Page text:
¤ Is there space for another mobile payments service?
There are two parties that have to be enthused for this to work. First, you need merchants. If there’s no real added value to them, merchants aren’t going to be interested in taking mobile payments. Payments itself is an unbroken mechanism, so there’s no incentive for them to spend any time or investment using that technology. It has to add value. That’s why you have to look beyond the payments to get mobile payments adopted.
Likewise, for a consumer, if you just offer payments around mobile phones, it doesn’t stop people carrying around wallets. They still need debit cards, membership cards, loyalty cards and vouchers. If I still carry around that wallet there’s no real incentive for me to make an active decision and use my mobile phone.
¤ How do you plan to compete with the big players in the space?
By aligning to the needs and wants of a small business through customer relationship and engagement. We offer a whole tool for businesses to continue to grow. The proposition is very different to anybody else’s out there and that’s really what we find is giving us an edge, especially with independent businesses.
The technology we deliver is really helping the high streets fight back against the large corporations. Small businesses – boutiques, cafes, independent beauty service stores – have the ability now to say, spend GBP40 (USD62) a month and get the capability to compete with Tesco in terms of loyalty deals and vouchers and provide a far superior customer experience. And that’s really what’s going to help them grow their business and help drive people back into the high street.
¤ How did you approach developing an e-wallet?
It’s not a game changer for a business to take payments on a mobile phone. Payments in themselves aren’t broken. After about 18 months’ worth of research into the mobile payments industry it became pretty clear that businesses, especially small businesses, were not just looking to mobile as another form of payment, but for a way to leverage that technology further.
A smartphone is a very personal device to you as a consumer, so we wanted to find out how businesses could leverage that personal feeling you get with your mobile phone. How can they use mobile services to retain their customers and really provide great customer experiences? They’ve got a lot of tech in there. How do you utilise it to really grow your business? And that really was what came to the fore, rather than just a pure payments mechanism.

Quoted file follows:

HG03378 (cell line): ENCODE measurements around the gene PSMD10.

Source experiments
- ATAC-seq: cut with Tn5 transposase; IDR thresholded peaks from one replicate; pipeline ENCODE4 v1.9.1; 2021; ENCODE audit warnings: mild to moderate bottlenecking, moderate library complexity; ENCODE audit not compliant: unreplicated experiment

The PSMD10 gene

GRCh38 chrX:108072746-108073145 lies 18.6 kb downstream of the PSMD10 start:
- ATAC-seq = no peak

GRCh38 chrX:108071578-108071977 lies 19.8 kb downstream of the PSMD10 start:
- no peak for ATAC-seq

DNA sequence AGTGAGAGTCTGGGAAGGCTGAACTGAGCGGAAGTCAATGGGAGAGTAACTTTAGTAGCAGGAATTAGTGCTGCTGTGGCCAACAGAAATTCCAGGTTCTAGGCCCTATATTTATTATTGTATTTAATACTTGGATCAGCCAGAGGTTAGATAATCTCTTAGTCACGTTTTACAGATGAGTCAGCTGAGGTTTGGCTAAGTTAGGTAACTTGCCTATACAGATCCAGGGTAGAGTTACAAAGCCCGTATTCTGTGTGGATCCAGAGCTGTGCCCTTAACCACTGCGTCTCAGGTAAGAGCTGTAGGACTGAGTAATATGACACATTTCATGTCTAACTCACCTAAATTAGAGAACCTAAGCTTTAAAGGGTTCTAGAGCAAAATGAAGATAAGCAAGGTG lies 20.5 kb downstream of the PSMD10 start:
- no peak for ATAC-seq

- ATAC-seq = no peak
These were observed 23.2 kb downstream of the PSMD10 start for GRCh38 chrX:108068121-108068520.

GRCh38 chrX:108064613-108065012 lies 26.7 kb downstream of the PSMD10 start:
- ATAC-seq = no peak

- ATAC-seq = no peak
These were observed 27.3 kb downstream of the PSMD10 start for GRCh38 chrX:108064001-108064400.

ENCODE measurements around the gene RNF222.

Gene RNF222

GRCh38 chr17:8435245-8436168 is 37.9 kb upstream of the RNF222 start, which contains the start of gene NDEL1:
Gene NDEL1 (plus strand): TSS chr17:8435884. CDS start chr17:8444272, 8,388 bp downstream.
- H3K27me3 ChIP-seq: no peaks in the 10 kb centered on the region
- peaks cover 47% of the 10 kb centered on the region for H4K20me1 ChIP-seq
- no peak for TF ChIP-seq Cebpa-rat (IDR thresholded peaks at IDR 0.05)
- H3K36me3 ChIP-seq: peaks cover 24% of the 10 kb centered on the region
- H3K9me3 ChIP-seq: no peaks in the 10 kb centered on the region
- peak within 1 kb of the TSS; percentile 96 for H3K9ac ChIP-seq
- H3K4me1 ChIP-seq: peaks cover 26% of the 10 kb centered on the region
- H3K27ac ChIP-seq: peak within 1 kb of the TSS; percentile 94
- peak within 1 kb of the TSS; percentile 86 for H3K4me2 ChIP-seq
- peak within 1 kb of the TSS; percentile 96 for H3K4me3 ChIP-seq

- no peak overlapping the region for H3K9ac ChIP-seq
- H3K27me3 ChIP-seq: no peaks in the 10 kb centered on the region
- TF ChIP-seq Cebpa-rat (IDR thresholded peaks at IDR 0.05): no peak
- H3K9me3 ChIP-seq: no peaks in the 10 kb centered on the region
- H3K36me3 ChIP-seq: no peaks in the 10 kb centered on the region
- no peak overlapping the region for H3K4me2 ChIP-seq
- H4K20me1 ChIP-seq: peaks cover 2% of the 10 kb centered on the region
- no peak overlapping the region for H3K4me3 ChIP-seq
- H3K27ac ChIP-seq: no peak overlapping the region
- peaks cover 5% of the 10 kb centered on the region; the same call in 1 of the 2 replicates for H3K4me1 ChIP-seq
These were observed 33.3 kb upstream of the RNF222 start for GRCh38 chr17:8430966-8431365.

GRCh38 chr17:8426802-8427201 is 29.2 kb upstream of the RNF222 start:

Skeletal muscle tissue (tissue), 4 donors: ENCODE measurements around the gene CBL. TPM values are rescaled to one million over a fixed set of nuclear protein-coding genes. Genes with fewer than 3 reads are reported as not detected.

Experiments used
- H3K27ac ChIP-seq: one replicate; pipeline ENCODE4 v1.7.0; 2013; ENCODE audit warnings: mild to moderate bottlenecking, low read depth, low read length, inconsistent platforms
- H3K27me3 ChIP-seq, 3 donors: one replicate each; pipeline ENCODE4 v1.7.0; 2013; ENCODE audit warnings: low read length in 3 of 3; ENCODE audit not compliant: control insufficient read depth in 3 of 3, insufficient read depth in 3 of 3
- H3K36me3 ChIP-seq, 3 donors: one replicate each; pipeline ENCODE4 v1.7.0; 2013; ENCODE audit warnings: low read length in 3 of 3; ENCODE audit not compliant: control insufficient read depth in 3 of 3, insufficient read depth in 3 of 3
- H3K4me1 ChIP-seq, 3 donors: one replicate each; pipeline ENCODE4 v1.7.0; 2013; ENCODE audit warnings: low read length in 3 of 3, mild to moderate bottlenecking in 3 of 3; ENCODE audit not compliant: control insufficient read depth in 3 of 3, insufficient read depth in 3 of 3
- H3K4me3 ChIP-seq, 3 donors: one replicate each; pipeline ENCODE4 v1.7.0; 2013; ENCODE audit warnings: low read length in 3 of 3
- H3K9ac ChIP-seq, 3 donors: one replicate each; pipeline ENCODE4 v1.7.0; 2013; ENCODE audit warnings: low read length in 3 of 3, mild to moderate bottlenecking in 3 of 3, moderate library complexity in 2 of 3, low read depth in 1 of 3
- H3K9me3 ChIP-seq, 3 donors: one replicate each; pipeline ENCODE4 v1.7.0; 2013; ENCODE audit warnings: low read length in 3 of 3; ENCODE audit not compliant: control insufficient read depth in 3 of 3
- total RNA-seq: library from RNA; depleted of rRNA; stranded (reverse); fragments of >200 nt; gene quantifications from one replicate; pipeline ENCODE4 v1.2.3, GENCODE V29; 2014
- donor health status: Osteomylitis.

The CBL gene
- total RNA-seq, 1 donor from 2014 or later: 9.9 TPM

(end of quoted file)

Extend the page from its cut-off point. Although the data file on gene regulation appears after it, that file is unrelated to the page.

¤How does Zync Wallet work?
As a consumer you download the Zync Wallet mobile app free of charge onto your phone. It’s a prepaid environment so you top up your phone or you put money into your Zync account and then you’re ready to use it with any participating store.
It provides a very personal payments channel between you and the stores that you shop in. It’s a one-to-one payments channel, not an open channel. You use a PIN number to get into the application, there’s a big pay icon that displays a QR code, which is unique for every single transaction that you make and then the businesses simply scan a QR code off the app.
Any personalised deals and loyalty points that you would benefit from automatically go straight into that transaction, whether you found them or not. So in a single transaction, you could be paying a couple of bills, use a group voucher and have your loyalty points topped up, all by having that single QR code scanned by the business.
¤ How is the product going to generate revenue?
For consumers, everything is completely free of charge. For businesses, you have two options. The first one is a pay-as-you-go option that’s purely based on the transactions that you complete. So a small or an independent business can a take a mobile payment and pay a maximum five pence to Cloud Zync for that transaction to be processed. As it processes more transactions that fee will drop. So there’s no sign-up fee or monthly charge at all.
The second method is to subscribe to the business services that Cloud Zync provides in Zync Wallet. They include a white-label loyalty scheme and the ability to send out branded notifications and set-up vouchers. They can set-up personalised deals, which identify you as a consumer, are targeted at just you and valid for just you. Businesses can pay USD62 a month to start for that particular service and then pay nothing towards any of the transactions or process.
Barclays has signed contracts with six of the fintech startups that just graduated from its second New York accelerator programme.
Company card killer Pleo has raised $3m in new funding as it prepares for public launch in the UK and Denmark.
Cheques are become less and less common in the UK according to new research from global market research firm Mintel which claims contactless card use has overtaken cheque payments in the UK for the first time.
Payments for digital and physical goods made mobile operating system-based payments platforms like Apple Pay and Android Pay are expected to boom in the next few years according to new analysis from Juniper.